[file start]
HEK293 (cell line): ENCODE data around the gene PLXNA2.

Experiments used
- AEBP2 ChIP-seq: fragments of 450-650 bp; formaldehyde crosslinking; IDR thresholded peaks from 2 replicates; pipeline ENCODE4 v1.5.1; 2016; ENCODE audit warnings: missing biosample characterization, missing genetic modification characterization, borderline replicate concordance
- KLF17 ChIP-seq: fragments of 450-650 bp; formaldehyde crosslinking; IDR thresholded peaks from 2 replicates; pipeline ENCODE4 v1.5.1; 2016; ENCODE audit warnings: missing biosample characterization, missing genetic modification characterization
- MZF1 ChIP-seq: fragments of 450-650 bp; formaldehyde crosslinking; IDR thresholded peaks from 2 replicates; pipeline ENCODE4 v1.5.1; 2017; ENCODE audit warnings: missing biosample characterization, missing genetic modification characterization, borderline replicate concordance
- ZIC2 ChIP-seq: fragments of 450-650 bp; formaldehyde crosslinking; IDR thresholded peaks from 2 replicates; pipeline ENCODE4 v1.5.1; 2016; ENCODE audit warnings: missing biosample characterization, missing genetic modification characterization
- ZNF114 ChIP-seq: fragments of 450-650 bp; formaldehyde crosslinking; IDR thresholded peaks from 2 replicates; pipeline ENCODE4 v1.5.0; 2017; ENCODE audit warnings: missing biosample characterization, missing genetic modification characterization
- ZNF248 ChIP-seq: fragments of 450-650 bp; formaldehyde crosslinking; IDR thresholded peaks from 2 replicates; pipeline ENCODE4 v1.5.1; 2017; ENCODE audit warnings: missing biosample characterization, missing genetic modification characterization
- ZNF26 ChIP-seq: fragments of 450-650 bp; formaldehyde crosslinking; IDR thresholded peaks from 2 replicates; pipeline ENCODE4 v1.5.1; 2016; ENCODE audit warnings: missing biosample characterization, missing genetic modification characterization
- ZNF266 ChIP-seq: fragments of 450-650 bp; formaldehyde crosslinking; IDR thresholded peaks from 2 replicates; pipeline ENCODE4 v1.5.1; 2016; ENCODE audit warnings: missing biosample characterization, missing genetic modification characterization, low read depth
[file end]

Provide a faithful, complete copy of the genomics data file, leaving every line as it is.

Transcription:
HEK293 (cell line): ENCODE data around the gene PLXNA2.

Experiments used
- AEBP2 ChIP-seq: fragments of 450-650 bp; formaldehyde crosslinking; IDR thresholded peaks from 2 replicates; pipeline ENCODE4 v1.5.1; 2016; ENCODE audit warnings: missing biosample characterization, missing genetic modification characterization, borderline replicate concordance
- KLF17 ChIP-seq: fragments of 450-650 bp; formaldehyde crosslinking; IDR thresholded peaks from 2 replicates; pipeline ENCODE4 v1.5.1; 2016; ENCODE audit warnings: missing biosample characterization, missing genetic modification characterization
- MZF1 ChIP-seq: fragments of 450-650 bp; formaldehyde crosslinking; IDR thresholded peaks from 2 replicates; pipeline ENCODE4 v1.5.1; 2017; ENCODE audit warnings: missing biosample characterization, missing genetic modification characterization, borderline replicate concordance
- ZIC2 ChIP-seq: fragments of 450-650 bp; formaldehyde crosslinking; IDR thresholded peaks from 2 replicates; pipeline ENCODE4 v1.5.1; 2016; ENCODE audit warnings: missing biosample characterization, missing genetic modification characterization
- ZNF114 ChIP-seq: fragments of 450-650 bp; formaldehyde crosslinking; IDR thresholded peaks from 2 replicates; pipeline ENCODE4 v1.5.0; 2017; ENCODE audit warnings: missing biosample characterization, missing genetic modification characterization
- ZNF248 ChIP-seq: fragments of 450-650 bp; formaldehyde crosslinking; IDR thresholded peaks from 2 replicates; pipeline ENCODE4 v1.5.1; 2017; ENCODE audit warnings: missing biosample characterization, missing genetic modification characterization
- ZNF26 ChIP-seq: fragments of 450-650 bp; formaldehyde crosslinking; IDR thresholded peaks from 2 replicates; pipeline ENCODE4 v1.5.1; 2016; ENCODE audit warnings: missing biosample characterization, missing genetic modification characterization
- ZNF266 ChIP-seq: fragments of 450-650 bp; formaldehyde crosslinking; IDR thresholded peaks from 2 replicates; pipeline ENCODE4 v1.5.1; 2016; ENCODE audit warnings: missing biosample characterization, missing genetic modification characterization, low read depth